Many people struggle with disordered eating, or a strained, unhealthy relationship with food. There are many social, emotional, and physiological reasons that explain our eating patterns, but too often we ignore the one that may be the most serious.
Psychologists and psychiatrists treat eating disorders in much the same way as they treat Generalized and Social Anxiety Disorder. It is commonly known that anorexia and bulimia stem from something other than a direct relationship with food.
Disordered eating is something we don’t often think of as being related with anxiety. We often attribute it to lack of willpower, lack of control, or a disgusting character trait that makes us consume foods we aren’t necessarily proud of.
Disordered eating often comes in the form of binge eating, without purging as is characterized in bulimia. Generally, a person becomes disconnected with the eating process as is no longer attuned to his or her own body’s desire to stop eating. Binge eating is coupled with negative feelings and people will binge eat in order to fill emotional holes. The longer this process goes on, the greater the link between food and feeling more self-confident.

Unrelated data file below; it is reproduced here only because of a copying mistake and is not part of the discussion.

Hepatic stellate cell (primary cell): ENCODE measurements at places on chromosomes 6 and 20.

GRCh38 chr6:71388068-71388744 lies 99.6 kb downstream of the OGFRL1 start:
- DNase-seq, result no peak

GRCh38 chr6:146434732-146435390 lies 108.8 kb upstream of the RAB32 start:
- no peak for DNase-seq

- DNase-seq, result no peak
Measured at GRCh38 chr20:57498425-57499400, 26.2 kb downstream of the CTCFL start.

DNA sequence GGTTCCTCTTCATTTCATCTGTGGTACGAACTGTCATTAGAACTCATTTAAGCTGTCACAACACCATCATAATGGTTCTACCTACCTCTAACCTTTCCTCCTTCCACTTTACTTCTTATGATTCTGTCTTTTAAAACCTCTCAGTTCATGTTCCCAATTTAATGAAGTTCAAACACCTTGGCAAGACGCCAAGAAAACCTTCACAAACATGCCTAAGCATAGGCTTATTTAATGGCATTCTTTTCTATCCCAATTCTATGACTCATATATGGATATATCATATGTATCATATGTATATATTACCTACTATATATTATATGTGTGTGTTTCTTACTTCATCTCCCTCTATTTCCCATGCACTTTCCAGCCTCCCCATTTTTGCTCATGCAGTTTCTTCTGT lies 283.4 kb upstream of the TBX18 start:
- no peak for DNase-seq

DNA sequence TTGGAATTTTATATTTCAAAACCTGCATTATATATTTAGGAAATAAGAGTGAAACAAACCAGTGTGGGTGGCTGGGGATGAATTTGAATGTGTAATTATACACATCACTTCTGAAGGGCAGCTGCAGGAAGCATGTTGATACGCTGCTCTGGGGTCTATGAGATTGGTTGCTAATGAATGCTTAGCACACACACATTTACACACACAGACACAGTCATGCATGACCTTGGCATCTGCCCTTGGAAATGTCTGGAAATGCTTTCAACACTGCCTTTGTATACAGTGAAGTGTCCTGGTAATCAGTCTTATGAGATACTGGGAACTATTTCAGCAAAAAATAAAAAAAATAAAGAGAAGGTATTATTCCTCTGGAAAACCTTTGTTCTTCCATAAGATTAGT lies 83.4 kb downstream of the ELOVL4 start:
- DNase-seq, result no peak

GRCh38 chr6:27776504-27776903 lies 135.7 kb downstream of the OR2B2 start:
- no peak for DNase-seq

In order to challenge this disordered eating a person needs to change their relationship with food. Here are a few steps that a person can take:
- Food does not make anxiety better – food may dull the feelings of anxiety, or distract us from it, but it does not eliminate the trigger for anxiety.
- Challenge passive eating behaviors – have a very direct relationship with food. When you eat turn the TV off, put down the book or magazine. Eat with only the food and attune yourself to your body and what it is telling you.
- Replace your behaviors – if you are starting to feel anxious, do not go to food. Take a walk, call a friend, or write in a journal. Do not use food as your coping mechanism.